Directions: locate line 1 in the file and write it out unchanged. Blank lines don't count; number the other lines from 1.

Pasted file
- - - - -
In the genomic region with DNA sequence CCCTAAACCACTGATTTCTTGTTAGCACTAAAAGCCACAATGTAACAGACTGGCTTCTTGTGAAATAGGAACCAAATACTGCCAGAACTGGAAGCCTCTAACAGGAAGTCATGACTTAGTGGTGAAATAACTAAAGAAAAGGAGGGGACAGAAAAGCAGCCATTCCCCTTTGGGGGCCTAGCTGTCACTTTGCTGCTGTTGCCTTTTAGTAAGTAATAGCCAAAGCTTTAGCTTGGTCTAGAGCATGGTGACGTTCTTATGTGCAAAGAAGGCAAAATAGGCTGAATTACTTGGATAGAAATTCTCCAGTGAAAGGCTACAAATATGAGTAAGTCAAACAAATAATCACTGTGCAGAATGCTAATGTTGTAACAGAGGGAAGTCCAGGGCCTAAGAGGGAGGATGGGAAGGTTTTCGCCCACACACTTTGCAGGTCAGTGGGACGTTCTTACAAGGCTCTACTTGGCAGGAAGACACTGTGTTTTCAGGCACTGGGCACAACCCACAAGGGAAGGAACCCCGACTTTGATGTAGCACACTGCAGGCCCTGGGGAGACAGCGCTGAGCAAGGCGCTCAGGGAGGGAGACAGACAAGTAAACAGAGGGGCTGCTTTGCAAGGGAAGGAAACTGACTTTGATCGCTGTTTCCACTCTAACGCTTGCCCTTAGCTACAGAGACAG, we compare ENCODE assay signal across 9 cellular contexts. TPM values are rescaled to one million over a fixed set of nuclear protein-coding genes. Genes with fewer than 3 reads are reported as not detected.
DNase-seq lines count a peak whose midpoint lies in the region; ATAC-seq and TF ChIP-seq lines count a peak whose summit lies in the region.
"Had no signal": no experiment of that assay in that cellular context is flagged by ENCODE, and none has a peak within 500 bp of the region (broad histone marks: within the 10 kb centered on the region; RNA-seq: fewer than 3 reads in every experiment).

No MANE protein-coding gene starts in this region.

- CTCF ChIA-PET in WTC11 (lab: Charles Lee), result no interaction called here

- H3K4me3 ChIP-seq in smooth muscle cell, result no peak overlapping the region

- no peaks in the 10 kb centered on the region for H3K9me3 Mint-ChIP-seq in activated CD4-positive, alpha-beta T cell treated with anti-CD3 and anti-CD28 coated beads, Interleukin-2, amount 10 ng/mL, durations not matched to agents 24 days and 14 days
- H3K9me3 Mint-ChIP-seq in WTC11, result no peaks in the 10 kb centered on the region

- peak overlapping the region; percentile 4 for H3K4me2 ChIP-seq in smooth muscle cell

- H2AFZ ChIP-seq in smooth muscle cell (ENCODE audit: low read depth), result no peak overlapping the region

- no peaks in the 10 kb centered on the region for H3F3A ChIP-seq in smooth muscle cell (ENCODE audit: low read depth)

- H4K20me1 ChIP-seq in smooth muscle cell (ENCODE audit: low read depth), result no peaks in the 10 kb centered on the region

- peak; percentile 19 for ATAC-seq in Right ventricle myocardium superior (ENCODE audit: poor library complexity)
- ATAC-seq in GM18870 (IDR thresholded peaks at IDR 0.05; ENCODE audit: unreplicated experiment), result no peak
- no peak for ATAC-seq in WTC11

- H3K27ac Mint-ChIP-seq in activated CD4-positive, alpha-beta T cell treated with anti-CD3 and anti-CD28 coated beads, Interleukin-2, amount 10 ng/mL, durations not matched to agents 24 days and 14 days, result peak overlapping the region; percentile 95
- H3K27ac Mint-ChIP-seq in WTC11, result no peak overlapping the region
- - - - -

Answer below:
In the genomic region with DNA sequence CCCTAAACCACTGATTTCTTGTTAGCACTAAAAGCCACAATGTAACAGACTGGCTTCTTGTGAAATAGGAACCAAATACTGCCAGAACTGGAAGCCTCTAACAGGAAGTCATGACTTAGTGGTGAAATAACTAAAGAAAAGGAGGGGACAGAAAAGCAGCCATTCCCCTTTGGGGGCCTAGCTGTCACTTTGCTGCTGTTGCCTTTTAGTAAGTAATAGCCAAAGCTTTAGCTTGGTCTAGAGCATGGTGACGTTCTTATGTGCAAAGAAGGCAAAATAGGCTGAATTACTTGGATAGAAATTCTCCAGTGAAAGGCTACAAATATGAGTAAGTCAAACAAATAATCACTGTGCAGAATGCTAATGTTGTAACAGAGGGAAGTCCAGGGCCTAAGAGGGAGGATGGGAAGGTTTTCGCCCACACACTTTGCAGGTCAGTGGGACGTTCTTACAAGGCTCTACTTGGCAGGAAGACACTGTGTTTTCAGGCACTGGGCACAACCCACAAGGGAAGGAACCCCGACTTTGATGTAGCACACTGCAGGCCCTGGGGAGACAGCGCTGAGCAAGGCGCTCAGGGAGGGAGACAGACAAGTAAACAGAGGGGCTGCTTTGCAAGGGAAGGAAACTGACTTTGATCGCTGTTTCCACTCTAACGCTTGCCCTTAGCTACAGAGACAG, we compare ENCODE assay signal across 9 cellular contexts. TPM values are rescaled to one million over a fixed set of nuclear protein-coding genes. Genes with fewer than 3 reads are reported as not detected.